By Bernard Lewis
What does jihad rather suggest? what's the Muslim perception of legislations? what's Islam's stance towards unbelievers? Probing literary and historic assets, Bernard Lewis lines the improvement of Islamic political language from the time of the Prophet to the current. His research of files written in Arabic, Persian, and Turkish illuminates alterations among Muslim political pondering and Western political idea, and clarifies the conception, dialogue, and practices of politics within the Islamic world."Lewis's personal variety, combining erudition with an easy beauty and sophisticated humor, keeps to motivate. In an period of specialization and narrowing educational imaginative and prescient, he stands by myself as person who merits, with no qualification, the name of historian of Islam."—Martin Kramer, heart East Review"A impressive attempt at synthesis that offers the entire proper proof of heart jap historical past in an eminently lucid shape. . . . it's a ebook that are supposed to turn out either worthwhile and congenial to the Muslim reader."—S. Parvez Manzor, Muslim international booklet Review"By bringing his strategies jointly during this transparent, concise and readable account, [Lewis] has put in his debt students and all who search to appreciate the Muslim world."—Ann ok. S. Lambton, Bulletin of the varsity of Oriental and African Studies"[Lewis] constructs a desirable account of the ways that Muslims have conceived of the family among ruler and governed, rights and tasks, legitimacy and illegitimacy, obedience and uprising, justice and oppression. And he exhibits how adjustments in political attitudes and ideas might be traced via adjustments within the political vocabulary."—Shaul Bakhash, long island overview of Books
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Additional resources for The Political Language of Islam (Exxon Lecture Series)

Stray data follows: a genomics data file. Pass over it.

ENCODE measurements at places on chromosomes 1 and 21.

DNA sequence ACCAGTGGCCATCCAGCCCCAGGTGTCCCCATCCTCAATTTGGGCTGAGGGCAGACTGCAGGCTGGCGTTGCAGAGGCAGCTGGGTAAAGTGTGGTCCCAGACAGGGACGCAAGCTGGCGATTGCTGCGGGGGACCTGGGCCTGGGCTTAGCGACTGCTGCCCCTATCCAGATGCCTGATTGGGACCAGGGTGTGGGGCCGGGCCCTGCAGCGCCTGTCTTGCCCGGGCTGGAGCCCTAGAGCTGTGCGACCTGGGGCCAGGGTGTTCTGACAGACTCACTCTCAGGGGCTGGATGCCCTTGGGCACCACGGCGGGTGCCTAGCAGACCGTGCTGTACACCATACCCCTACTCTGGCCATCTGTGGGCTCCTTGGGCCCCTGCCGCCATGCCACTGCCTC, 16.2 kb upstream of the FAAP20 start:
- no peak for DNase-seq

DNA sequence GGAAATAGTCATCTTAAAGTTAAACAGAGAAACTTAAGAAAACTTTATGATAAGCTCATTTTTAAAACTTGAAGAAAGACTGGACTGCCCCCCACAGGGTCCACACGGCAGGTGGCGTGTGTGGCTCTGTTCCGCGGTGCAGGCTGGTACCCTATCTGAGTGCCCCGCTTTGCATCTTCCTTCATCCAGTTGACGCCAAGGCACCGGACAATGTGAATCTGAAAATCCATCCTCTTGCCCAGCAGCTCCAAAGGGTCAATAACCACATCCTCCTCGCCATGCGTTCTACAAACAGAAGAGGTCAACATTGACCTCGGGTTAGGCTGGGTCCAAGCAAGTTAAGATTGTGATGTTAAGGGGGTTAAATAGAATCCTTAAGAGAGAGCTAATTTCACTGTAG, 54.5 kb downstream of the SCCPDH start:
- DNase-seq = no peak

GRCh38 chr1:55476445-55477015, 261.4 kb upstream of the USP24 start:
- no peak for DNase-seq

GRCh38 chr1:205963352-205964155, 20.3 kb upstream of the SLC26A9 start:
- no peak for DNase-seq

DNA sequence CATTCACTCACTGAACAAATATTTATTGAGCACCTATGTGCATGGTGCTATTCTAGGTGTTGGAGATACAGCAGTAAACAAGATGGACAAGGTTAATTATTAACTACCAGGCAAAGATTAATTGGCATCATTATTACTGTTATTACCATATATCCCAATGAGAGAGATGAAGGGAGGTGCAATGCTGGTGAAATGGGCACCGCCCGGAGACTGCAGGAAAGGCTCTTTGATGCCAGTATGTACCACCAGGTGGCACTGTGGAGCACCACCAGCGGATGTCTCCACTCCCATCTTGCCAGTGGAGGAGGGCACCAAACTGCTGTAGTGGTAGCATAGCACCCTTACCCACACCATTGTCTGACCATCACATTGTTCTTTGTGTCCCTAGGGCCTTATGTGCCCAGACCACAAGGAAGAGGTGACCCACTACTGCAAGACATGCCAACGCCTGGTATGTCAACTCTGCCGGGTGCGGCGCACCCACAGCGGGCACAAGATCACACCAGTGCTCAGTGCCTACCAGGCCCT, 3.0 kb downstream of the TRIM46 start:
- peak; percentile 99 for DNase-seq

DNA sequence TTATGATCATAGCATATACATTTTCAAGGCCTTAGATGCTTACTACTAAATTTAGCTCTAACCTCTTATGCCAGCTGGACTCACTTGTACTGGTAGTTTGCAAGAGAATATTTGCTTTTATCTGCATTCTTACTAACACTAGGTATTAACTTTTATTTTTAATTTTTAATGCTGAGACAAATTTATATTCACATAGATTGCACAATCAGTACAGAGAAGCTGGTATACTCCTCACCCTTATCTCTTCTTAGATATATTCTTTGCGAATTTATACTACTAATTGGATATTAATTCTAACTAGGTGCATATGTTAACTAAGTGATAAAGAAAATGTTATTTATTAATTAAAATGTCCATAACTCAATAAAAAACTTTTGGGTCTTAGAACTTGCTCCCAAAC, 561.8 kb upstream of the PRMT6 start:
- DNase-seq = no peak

The sentiment resonates with the neo-Platonic tradition within the classical rationalist Arabo-Islamic tradition, where knowing and consciousness are bound to ascending several cognitive levels. What is ideologically exclusive to Arab modernity is that the “unknowing subject” is not external to the knowing Arab self. Rather, as the allegory of the Alexandria Library communicated, the Arab Other is endemic to the Arab Self himself. Nomenclature and Signification This paradox of Arab otherness and selfhood can only be understood if the ideological language of al-Bustani is naturalized.
The crisis of loss is more serious than a vain desire to regain past achievement or glory. The author makes apparent how the crisis arises from a fissure that separates the ideal (past fullness) from current decadence (present lack). The fissure is ontological as much as cultural or temporal. Al-Bustani’s invocation of the trope of the golden age would be repeated by innumerable thinkers and literati, from al-Tahtawi and Khayr al-din alTunisi to Abduh, Muhammad Kurd Ali, Zaydan, and Shakib Arslan.
20 Instead, as demonstrated in the historical allegories in Khutbah and innumerable texts of Arabic fiction and nonfiction, the Arab subject becomes Other to his own sense of Self. For example, in focusing on qiyas, for example, al-Jabiri overlooks the very historical conditions that might make it appeal to Islamic modernists. That is, it is seen as an indigenous method for rational and humanist inquiry as allegedly championed by the Abbasids. It is an answer in the search for an “authentic” Islamic alternative to secular “Western” rationalism.